Paying for college
How to pay
There are many ways to finance a college education. Most colleges provide scholarships and financial aid. The most common types of aid are funded by the federal government, a college or university, or various companies and organizations.
To apply for federal aid (loans, grants or work-study programs), you need to complete the Free Application for Federal Student Aid (FAFSA) in January of the year you plan to attend college. The best way to apply is online at www.fafsa.ed.gov. Some colleges may require you to complete additional financial aid forms.
Check with the financial aid office for details. Be sure to ask about scholarships, which — unlike financial aid — are often based on criteria other than financial need. Even if you donít qualify for financial aid, you may qualify for some scholarships.
Scholarships from colleges
In addition to financial aid, colleges provide scholarships to help cover costs. You may apply for scholarships funded by the university, specific academic departments, alumni and staff members.
Merit-based, need-based and athletic-based scholarships are usually available. Check with the college financial aid office for scholarship information. Find out if you are automatically considered for scholarships or if you need to apply for specific ones. Most colleges are linked to Internet sources for scholarship information.
In 2008-09, UNT awarded more than $21.7 million in scholarships. Scholarships are available for entering freshmen and transfer students. Scholarship and other financial aid information can be accessed online at www.unt.edu/finaid. You can also find more sources of financial aid online.
Scholarships from other sources
In addition to college scholarships, you may apply for scholarships from businesses, churches, Greek organizations, foundations and community organizations. Your high school counselor and local librarian can help you find information on these and other scholarships, or check the web.
Students who have served on active duty in the U.S. armed forces may be eligible for educational benefits from the federal Department of Veterans Affairs.
The department also provides educational assistance to eligible widows or widowers and children of veterans who died while in service or after discharge from a service-connected disability, and to spouses and children of veterans who have a service-connected disability considered total and permanent.
Texas veterans may also be eligible for tuition waivers provided for by the Hazlewood Act for Texas Veterans.
The best news about grants is that they donít have to be repaid. Two common grants for undergraduate students are the Federal Pell Grant and the Federal Supplemental Educational Opportunity Grant. These grants are based on financial need and are awarded to the neediest students.
In addition to federal grants, students also may qualify for the Texas Public Educational Grant, the Leveraging Educational Assistance Partnership Program and other state awards. The Texas Public Educational Grant and the Leveraging Educational Assistance Partnership Program are awarded based on financial need and satisfactory academic progress. They require the student to be enrolled in college half time or more.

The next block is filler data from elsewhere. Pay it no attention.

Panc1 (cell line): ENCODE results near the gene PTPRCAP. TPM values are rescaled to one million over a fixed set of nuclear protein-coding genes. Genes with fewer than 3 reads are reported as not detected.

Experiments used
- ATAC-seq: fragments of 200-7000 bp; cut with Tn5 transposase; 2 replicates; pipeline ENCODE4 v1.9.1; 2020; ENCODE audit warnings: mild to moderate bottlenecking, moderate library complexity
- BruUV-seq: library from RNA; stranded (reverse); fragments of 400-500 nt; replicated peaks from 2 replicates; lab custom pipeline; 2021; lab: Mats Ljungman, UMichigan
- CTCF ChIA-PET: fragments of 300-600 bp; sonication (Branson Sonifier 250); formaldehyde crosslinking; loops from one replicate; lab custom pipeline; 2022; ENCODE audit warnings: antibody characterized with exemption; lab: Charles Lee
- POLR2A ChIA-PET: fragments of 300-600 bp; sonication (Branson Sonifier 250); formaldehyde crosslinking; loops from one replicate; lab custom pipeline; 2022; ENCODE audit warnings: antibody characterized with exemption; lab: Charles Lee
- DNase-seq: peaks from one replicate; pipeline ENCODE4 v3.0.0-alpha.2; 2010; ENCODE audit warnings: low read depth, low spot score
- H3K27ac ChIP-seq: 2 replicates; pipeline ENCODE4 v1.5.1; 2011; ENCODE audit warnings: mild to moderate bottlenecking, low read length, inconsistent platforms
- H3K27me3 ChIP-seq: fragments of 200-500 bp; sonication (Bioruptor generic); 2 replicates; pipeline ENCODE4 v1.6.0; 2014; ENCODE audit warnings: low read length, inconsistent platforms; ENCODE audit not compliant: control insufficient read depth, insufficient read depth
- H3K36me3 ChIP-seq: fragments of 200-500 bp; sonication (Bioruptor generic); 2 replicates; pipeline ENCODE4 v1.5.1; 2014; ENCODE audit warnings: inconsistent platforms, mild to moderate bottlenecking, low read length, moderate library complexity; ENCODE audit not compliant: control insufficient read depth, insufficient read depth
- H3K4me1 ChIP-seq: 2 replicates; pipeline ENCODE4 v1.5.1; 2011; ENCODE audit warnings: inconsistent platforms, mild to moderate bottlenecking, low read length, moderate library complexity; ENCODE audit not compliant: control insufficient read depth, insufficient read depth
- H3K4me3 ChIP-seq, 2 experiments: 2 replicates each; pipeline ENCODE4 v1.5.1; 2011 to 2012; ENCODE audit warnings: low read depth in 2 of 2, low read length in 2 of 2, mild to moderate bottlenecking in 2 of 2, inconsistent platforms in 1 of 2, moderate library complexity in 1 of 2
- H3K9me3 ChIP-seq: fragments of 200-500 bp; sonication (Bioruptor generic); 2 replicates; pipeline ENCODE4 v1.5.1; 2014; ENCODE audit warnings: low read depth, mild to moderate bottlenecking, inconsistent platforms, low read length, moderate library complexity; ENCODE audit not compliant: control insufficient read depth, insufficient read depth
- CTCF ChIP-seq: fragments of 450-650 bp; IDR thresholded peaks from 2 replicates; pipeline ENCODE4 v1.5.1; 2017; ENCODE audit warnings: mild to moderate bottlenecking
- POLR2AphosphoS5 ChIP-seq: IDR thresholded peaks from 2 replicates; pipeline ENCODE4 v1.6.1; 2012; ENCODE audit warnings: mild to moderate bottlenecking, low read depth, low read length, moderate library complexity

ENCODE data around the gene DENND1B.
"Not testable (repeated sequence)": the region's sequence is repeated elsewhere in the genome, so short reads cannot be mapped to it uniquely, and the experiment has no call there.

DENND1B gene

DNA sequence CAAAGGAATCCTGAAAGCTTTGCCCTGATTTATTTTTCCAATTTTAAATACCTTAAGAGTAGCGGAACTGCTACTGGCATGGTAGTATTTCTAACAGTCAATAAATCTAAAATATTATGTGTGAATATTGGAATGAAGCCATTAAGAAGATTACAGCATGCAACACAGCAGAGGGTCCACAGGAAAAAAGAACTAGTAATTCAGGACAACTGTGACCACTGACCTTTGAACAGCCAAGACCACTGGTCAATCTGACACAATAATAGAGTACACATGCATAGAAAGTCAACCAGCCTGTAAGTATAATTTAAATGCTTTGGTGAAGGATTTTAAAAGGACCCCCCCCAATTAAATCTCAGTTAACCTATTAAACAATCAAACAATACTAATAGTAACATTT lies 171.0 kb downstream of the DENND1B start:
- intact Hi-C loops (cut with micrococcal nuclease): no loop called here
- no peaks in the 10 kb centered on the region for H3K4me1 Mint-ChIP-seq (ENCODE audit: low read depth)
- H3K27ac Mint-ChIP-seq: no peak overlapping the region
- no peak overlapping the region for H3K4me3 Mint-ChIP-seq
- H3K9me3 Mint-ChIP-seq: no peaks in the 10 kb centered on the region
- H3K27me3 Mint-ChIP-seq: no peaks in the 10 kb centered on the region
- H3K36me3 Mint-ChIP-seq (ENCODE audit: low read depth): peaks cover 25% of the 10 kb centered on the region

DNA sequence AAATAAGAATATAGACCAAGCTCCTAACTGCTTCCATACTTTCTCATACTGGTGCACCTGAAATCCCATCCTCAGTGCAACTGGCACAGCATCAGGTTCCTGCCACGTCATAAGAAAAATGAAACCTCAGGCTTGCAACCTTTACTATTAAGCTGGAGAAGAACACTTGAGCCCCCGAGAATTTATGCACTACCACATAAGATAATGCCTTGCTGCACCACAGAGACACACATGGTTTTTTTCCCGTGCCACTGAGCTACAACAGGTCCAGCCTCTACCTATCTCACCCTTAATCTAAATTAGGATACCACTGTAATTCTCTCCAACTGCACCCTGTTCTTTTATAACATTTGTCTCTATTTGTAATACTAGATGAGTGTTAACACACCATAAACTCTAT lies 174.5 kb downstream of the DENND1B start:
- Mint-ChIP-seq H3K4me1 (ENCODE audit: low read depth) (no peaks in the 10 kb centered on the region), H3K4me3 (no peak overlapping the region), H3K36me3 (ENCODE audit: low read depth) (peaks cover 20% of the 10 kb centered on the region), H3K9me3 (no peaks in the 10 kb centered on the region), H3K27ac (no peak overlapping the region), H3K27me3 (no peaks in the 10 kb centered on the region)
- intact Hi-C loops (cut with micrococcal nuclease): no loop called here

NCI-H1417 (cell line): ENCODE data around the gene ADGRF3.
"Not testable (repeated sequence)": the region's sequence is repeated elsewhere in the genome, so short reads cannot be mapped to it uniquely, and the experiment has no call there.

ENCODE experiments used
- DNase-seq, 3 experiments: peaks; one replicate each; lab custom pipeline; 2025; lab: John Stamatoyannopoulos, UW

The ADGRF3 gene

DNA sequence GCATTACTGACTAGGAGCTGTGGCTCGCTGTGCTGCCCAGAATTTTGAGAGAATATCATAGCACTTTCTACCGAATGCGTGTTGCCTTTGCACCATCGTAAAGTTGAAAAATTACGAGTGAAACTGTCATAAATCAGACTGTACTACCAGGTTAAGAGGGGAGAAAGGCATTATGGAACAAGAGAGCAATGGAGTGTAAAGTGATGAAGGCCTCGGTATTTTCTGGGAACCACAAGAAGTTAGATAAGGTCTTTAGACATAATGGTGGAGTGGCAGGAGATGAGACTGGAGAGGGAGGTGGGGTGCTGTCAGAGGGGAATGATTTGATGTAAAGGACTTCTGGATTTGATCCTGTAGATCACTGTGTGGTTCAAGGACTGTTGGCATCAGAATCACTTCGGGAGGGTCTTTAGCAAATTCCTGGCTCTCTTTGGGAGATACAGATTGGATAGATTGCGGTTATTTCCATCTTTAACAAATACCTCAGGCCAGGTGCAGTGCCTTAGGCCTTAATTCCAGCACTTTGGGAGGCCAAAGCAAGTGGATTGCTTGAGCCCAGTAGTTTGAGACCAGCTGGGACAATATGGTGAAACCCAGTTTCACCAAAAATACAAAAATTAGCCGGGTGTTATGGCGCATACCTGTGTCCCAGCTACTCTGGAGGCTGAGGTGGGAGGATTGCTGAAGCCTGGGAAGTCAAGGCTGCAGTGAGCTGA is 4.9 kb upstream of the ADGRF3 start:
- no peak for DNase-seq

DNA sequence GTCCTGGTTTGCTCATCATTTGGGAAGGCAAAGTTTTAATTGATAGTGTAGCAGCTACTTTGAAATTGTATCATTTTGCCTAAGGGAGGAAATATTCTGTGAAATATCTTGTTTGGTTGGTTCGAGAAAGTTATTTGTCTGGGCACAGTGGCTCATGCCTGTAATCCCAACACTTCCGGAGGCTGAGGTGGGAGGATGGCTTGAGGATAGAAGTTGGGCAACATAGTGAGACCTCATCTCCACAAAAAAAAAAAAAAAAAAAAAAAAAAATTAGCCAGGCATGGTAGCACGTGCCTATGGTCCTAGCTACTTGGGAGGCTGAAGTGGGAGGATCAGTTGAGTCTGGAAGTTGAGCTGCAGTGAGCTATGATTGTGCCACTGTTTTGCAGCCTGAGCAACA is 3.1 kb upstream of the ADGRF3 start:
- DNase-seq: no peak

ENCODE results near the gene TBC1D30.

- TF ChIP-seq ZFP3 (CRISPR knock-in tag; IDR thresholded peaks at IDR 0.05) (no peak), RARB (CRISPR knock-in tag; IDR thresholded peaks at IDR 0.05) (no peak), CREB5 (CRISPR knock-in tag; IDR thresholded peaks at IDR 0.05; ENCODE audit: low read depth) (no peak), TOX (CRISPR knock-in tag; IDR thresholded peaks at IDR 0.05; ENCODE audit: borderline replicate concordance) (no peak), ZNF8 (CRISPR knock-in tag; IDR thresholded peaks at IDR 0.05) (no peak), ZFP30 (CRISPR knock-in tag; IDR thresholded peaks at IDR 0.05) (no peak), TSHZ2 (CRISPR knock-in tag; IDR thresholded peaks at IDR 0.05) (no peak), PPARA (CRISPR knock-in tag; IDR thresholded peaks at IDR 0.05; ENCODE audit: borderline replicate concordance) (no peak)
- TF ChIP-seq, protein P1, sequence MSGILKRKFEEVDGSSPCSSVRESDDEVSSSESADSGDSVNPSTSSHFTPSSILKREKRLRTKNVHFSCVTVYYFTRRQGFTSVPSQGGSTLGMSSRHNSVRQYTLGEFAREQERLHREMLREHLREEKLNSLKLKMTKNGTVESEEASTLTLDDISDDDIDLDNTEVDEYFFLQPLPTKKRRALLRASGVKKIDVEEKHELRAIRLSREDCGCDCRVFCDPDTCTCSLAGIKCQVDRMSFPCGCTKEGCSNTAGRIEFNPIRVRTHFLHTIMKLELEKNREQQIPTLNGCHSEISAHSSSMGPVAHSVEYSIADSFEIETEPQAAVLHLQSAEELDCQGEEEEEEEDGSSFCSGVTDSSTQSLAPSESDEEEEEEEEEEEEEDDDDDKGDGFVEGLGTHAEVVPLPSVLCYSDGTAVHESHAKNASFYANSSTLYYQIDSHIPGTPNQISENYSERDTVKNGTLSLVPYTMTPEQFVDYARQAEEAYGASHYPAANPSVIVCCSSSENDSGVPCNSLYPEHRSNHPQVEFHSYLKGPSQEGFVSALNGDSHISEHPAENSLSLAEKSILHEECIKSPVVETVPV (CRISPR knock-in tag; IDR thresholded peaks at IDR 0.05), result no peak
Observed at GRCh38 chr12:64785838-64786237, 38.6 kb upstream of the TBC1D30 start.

Other state and federal awards are available to undergraduate and graduate students depending on financial need, satisfactory academic progress and availability of funds.
Students interested in attending a private college should investigate Tuition Equalization Grants, offered by the state of Texas for students demonstrating financial need.
Eligibility for the federal work study program is determined by financial need, satisfactory academic progress and an enrollment status of half time or more. Students who are eligible for work-study may go to the collegeís student employment office to find out about available jobs. Typical jobs include office assistant, library assistant, cafeteria helper and lab assistant.
Campus jobs (other than work-study)
Most colleges employ students for administrative, research and technical tasks, regardless of whether the student is eligible for financial aid. You may work in an office on campus, assist a professor, or work in a residence hall or a campus cafeteria. Off-campus jobs are usually also available. Check with the college student employment office for details.
About 80 percent of UNT students work while in school. UNT's Career Center helps place students in more than 3,500 on-campus jobs, plus thousands of off-campus jobs. The Student Money Management Center provides workshops and confidential, personalized counseling sessions to help students manage their finances.
Borrowing for your education through federal loans is a privilege and a serious commitment. Federal Subsidized Stafford Loans and Federal Perkins Loans are based on financial need. The Federal Unsubsidized Stafford Loan and the Federal Parent Loan for Undergraduate Students are two that are available to students regardless of financial need.
If you are a Texas resident, you also may be eligible for state loans through the Hinson-Hazlewood Loan Program.
Students must make satisfactory academic progress and be enrolled at least half time to be eligible for these loan programs.
Financial aid tips:
- Save your money. Although financial aid and scholarships may help with college costs, you or your family will still be expected to pay any remaining costs.
- Apply online or send forms early. The Free Application for Federal Student Aid should be submitted by mid-January of the year you plan to attend college. Scholarship deadlines may be earlier than federal form deadlines ó check with your collegeís financial aid office.
- Make a copy. Millions of students apply for aid each year. Be prepared if a college, federal agency or company misplaces your information.